Court Won’t Reinstate $400,000 Award in Louisiana Nude Photo Case
WASHINGTON (AP) _ The Supreme Court today refused to reinstate a $400,000 jury award to a model whose nude and semi-nude photos were published by two magazines without her consent.
The court, without comment, let stand rulings that overturned the awards won by model Ann Hockersmith.
Ms. Hockersmith sued over publication of photos in Partner and Game magazines, which are distributed by a company affiliated with Hustler magazine and publisher Larry Flynt.
She said she posed for the photos in 1977 at age 18 believing they would be published in Playboy magazine. Three years later, she submitted the photos to Penthouse magazine and was selected as its cover girl and centerfold for the April 1980 issue.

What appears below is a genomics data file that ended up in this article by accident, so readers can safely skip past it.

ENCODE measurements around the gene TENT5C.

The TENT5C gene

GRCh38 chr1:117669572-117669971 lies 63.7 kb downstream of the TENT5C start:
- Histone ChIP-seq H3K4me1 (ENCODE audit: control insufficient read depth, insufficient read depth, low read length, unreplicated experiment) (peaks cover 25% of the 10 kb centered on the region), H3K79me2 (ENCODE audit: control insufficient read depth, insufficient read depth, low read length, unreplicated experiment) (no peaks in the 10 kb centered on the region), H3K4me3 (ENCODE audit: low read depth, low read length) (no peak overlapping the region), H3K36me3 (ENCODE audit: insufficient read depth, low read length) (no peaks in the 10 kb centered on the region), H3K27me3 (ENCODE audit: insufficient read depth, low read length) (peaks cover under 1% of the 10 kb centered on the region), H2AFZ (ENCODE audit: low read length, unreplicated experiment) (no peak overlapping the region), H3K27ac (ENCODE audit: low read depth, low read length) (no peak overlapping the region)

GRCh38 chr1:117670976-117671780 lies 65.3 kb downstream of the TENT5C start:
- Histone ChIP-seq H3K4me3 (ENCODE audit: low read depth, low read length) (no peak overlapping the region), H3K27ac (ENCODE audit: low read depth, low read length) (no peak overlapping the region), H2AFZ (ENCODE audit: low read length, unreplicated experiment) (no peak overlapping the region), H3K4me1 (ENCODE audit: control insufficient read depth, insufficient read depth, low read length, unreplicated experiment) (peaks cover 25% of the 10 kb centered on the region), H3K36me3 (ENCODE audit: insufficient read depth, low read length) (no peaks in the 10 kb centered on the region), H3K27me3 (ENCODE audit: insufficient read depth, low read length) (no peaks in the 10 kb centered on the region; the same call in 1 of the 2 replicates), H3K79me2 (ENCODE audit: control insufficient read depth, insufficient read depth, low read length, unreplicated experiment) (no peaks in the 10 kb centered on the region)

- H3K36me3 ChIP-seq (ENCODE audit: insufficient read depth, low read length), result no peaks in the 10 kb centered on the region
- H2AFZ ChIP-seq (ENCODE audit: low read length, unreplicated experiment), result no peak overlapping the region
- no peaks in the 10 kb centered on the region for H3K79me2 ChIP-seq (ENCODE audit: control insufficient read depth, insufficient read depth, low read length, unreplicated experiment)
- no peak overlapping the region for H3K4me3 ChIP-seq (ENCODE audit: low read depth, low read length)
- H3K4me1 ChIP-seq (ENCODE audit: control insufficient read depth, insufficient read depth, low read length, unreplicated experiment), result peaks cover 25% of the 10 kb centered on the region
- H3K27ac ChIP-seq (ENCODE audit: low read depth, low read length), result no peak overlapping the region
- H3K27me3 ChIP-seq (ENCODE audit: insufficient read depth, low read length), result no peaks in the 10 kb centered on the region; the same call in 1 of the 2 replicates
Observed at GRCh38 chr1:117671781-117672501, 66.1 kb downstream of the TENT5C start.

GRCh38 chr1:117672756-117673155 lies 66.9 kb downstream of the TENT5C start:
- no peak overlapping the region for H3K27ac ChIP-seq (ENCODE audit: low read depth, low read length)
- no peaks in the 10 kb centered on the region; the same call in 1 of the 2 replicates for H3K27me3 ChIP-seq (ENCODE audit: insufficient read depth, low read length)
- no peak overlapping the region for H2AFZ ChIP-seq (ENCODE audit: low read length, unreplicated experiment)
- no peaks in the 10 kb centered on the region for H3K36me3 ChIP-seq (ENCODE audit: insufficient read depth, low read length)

The photos later were published by Game and Partner without her consent. Ms. Hockersmith’s lawsuit charged defamation and invasion of privacy.
A federal jury awarded her $400,000. But U.S. District Judge Frank J. Polozola in Baton Rouge, La., threw out the award.
Polozola said, ″There is absolutely not a scintilla of evidence to support a verdict in favor of (Ms. Hockersmith) and the verdict is clearly contrary to the law.″
He dismissed her contention that she was humiliated by publication of the photos in such ″raunchy″ magazines as Game and Partner when she ″expressed no shame or humiliation at appearing nude and semi-nude in Penthouse.″
The judge also noted that the photos were taken at an apartment complex as residents watched.
The jury verdict apparently was based on factors other than the law and evidence presented at trial, Polozola said.
His ruling was upheld last May by the 5th U.S. Circuit Court of Appeals.